Frequently Asked Questions

Is psychotherapy for me?
If you are experiencing problems in your life that prevent you from being as happy or as effective as you can be, you may benefit from psychotherapy. There are many reasons people have for entering psychotherapy. These can include depression, anxiety, stress, phobias, obsessions or compulsions, or problems adjusting to new circumstances in life. Another common reason people begin psychotherapy is because of difficulty coping with a medical illness — either their own or that of a loved one.

What is the difference between a psychologist, a psychoanalyst, a psychotherapist, and a psychiatrist, or a Ph.D., M.D., and a Psy.D.?
Psychologists and psychiatrists are both mental health professionals and typically receive between five and nine years of professional training. Psychologists who deliver psychotherapy and other mental health services are known as clinical psychologists and either have Psy.D. or Ph.D. degrees. Both Psy.D. and Ph.D. training usually involve between five and nine years of graduate training. Both degrees indicate that a clinical psychologist has been trained in psychotherapy. The distinction is that Ph.D. training also emphasizes clinical research in addition to training in psychotherapy.

Clinical psychologists are licensed by the state in which they practice. (To check on the licensure status of a New York State psychologist, go to and select “psychologist.”) In New York State, psychologists do not prescribe medication. Psychiatrists, on the other hand, can prescribe medication when appropriate. Psychiatrists have completed medical school and have earned M.D. degrees. Subsequently they receive specialized training in psychiatry, usually during a residency.

A psychotherapist is a term used for anyone who provides psychotherapy. Legally, it is not necessary to have any professional training to use the title “psychotherapist.” However, psychiatrists, social workers, and psychologists can all function as psychotherapists if they are trained to do so.

A psychoanalyst is someone trained to deliver psychoanalysis, which can be thought of as a type of psychotherapy. Psychoanalysis typically involves several sessions per week, and often focuses on psychological conflicts that began in childhood. Psychologists, psychiatrists, and social workers can choose to become psychoanalysts if they receive specific training.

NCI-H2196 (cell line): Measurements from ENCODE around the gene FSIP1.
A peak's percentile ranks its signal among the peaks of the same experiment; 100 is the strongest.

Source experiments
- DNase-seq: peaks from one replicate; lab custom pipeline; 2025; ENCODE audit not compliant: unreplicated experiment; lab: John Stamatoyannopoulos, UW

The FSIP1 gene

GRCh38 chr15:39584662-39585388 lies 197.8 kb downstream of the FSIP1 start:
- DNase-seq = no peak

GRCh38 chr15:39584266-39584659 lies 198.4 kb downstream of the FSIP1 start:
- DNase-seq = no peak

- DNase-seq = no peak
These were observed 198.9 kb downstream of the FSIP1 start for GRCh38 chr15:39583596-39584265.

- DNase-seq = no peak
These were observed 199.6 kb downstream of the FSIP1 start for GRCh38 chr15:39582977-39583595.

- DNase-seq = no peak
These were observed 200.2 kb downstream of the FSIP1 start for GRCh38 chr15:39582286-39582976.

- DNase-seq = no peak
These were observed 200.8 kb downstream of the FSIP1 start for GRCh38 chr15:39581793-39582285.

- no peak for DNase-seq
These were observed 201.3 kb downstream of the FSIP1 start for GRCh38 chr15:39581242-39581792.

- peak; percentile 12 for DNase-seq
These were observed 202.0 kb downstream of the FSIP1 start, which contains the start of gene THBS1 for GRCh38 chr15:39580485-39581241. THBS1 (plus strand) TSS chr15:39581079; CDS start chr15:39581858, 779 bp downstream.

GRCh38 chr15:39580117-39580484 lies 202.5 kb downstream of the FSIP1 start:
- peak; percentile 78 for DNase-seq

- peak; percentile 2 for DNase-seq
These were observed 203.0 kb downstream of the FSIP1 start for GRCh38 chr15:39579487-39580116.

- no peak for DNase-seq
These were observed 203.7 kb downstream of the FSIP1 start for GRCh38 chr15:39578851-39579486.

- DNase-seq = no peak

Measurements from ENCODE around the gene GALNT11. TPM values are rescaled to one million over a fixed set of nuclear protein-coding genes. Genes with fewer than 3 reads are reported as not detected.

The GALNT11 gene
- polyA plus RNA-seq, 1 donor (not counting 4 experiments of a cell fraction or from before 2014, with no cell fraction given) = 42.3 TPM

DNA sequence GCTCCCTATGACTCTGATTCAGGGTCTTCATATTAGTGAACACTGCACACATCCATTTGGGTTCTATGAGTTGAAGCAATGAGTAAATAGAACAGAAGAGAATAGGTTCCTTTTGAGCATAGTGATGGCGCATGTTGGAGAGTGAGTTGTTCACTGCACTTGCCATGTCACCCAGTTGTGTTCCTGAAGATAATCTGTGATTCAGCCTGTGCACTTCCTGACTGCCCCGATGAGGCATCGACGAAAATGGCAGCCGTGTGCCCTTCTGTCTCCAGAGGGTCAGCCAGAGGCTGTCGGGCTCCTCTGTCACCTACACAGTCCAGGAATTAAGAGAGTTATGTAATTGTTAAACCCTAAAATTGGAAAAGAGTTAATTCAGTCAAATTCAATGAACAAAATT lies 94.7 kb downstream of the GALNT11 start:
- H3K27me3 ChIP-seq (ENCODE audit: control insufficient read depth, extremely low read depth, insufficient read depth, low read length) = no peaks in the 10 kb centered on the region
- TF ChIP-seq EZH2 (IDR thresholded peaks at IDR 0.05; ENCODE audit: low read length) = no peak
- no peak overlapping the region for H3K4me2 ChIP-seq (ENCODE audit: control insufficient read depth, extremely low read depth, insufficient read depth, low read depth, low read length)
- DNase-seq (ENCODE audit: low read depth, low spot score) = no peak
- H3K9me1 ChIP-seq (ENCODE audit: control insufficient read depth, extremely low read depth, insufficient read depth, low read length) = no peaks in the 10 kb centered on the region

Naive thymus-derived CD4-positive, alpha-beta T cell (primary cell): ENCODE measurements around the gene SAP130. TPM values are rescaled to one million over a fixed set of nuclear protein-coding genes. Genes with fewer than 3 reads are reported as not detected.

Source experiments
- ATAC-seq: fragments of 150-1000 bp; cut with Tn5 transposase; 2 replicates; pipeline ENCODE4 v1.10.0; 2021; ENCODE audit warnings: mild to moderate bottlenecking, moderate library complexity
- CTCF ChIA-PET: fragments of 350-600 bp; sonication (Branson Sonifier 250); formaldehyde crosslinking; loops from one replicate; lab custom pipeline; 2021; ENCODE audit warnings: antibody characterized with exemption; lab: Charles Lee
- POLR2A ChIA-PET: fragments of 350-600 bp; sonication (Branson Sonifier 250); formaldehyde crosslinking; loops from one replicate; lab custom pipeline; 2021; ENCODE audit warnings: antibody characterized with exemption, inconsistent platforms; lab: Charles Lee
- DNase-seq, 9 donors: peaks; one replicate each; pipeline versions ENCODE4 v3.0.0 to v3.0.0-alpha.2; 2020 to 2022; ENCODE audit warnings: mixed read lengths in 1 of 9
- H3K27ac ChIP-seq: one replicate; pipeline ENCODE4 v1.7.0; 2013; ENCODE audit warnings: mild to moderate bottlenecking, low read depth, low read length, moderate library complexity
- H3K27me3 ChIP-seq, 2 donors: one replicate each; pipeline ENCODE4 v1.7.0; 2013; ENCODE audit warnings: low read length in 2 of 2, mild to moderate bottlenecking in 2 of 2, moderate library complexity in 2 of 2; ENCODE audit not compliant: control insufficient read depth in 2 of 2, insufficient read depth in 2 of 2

Will I need to take medication?
As a psychologist I do not prescribe medication. Medication can be helpful for certain people at certain times, and sometimes I will recommend that a client have a consultation with a psychiatrist to determine whether medication would be useful. Research has demonstrated that for many people, cognitive-behavioral and other kinds of psychotherapy are at least as effective as medication for certain conditions. For other people, research indicates that a combination of medication and psychotherapy is most effective.

What is mindfulness?
Mindfulness is a word for the mental skill that was originally cultivated through ancient meditation techniques. Jon Kabat-Zinn described it well as “paying attention in a particular way, on purpose, in the present moment, and nonjudgmentally” (Kabat-Zinn, 1990). You can think of it as a skill that can be cultivated. This can happen either through the formal practice of meditation techniques, or through other exercises developed by cognitive-behavioral psychologists. Mindfulness is an important concept is because it has been shown to be an effective way to cope with stress. This improved handling of stress can, in turn, improve the health of persons suffering from stress-related illnesses such as fibromyalgia, chronic pain, irritable bowel syndrome, and insomnia.

Mindfulness-based approaches have also been demonstrated through research to be helpful for persons suffering from chronic worry, recurring depression, and panic attacks. Mindfulness is used in specific therapies including Mindfulness-Based Cognitive Therapy (MBCT) and Mindfulness-Based Stress Reduction (MBSR).

How much will it cost?
Please contact my office for current rates.

Does Dr. Greene take insurance?
I am an out-of-network provider for health insurance plans with outpatient mental health coverage.

Many insurance plans provide excellent out-of-network coverage. My office will provide you with documentation of any psychotherapy sessions, which you can then submit to your insurer for reimbursement.

Phone consultations:
I offer an initial phone consultation at no charge for people who would like to briefly discuss their situation, and who are unsure whether psychotherapy might be helpful. (Note: this is not a full psychotherapy session, but a brief, informal conversation typically lasting for five or ten minutes.)



Kabat-Zinn, J. (1990). Full Catastrophe Living. New York: Delta.

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